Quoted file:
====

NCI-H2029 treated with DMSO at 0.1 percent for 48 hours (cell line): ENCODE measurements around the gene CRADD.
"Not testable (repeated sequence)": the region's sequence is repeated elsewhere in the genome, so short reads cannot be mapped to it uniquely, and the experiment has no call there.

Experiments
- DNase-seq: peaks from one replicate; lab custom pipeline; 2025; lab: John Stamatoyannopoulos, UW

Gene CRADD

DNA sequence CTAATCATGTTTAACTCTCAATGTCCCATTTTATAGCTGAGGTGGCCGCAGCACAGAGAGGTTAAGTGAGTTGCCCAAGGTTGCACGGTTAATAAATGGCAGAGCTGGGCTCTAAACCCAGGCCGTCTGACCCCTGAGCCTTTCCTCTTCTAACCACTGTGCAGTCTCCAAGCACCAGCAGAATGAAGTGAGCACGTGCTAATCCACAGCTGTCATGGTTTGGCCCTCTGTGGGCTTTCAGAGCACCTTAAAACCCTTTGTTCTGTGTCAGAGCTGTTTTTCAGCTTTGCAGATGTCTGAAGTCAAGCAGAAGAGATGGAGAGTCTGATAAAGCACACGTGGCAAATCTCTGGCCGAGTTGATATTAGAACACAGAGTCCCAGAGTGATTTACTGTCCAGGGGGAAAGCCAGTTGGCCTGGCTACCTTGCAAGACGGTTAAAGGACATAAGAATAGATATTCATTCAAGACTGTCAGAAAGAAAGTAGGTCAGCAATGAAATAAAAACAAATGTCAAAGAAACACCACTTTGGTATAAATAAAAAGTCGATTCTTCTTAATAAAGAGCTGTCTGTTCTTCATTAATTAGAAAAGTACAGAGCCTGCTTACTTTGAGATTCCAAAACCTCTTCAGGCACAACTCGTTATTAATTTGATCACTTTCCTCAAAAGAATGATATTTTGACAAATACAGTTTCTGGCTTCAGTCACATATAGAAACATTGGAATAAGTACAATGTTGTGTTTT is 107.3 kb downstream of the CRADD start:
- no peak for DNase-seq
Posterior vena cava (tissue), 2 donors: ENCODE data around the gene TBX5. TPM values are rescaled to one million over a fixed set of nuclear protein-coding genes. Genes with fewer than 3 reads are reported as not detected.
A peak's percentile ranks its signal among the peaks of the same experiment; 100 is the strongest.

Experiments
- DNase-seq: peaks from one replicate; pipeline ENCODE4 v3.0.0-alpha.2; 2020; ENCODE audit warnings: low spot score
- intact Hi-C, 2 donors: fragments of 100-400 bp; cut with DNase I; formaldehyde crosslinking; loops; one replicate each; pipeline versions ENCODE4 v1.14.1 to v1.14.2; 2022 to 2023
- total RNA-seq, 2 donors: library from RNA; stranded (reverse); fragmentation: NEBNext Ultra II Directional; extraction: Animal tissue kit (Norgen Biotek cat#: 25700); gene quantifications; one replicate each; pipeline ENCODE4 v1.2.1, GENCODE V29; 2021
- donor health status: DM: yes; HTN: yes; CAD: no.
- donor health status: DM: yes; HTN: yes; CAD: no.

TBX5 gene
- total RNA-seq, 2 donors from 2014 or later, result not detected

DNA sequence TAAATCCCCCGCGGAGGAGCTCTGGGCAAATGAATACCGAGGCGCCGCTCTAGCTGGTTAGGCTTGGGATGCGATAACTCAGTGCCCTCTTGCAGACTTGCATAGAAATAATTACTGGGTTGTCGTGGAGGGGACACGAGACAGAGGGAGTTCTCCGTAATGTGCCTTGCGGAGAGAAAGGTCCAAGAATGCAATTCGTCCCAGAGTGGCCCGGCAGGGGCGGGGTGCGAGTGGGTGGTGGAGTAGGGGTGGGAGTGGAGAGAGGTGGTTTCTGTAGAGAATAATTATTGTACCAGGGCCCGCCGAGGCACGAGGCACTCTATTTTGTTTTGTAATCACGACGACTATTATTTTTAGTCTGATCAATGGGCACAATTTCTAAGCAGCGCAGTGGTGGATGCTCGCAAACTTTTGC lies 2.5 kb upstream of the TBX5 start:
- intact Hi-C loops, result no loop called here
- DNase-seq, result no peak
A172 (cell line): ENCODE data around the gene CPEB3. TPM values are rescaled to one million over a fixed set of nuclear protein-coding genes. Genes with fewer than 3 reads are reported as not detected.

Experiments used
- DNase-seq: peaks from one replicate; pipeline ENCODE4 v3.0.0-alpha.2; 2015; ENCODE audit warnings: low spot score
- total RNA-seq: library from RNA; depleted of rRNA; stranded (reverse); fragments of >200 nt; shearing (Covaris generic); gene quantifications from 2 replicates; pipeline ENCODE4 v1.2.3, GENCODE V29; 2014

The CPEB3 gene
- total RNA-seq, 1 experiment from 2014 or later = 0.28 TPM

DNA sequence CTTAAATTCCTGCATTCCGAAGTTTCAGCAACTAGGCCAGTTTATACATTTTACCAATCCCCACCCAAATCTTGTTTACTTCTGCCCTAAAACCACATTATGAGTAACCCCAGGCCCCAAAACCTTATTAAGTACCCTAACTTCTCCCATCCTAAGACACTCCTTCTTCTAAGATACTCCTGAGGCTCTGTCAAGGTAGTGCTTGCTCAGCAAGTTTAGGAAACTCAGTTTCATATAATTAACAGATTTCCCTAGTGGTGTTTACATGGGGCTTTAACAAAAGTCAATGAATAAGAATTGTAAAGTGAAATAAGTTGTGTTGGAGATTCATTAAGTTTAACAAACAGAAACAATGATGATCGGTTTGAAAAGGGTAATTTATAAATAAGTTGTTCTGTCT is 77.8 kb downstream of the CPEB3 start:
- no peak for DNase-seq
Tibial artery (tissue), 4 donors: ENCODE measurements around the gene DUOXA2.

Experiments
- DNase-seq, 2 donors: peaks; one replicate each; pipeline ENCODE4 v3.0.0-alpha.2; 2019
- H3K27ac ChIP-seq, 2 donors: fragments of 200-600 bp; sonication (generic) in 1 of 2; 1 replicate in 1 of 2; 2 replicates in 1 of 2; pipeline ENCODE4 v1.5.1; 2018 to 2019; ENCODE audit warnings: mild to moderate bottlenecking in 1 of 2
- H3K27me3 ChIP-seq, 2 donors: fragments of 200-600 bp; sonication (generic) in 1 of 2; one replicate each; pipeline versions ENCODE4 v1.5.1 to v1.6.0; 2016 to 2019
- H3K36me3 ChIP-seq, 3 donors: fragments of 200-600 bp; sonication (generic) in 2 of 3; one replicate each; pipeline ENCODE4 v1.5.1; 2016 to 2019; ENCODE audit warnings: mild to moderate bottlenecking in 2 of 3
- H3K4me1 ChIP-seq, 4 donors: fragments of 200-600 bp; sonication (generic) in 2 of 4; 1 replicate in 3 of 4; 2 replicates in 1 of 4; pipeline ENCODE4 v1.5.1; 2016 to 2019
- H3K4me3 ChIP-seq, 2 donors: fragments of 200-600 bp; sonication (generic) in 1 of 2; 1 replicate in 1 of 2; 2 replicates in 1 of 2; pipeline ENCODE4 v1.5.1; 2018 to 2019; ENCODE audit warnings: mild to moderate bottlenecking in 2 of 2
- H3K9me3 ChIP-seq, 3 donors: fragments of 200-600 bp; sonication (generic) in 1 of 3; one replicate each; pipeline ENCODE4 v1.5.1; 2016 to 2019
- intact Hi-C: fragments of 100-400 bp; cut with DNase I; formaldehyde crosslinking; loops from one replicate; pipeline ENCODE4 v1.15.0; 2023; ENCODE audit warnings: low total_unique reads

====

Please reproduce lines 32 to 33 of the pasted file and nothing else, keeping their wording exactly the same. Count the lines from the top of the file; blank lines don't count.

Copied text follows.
- H3K27ac ChIP-seq, 2 donors: fragments of 200-600 bp; sonication (generic) in 1 of 2; 1 replicate in 1 of 2; 2 replicates in 1 of 2; pipeline ENCODE4 v1.5.1; 2018 to 2019; ENCODE audit warnings: mild to moderate bottlenecking in 1 of 2
- H3K27me3 ChIP-seq, 2 donors: fragments of 200-600 bp; sonication (generic) in 1 of 2; one replicate each; pipeline versions ENCODE4 v1.5.1 to v1.6.0; 2016 to 2019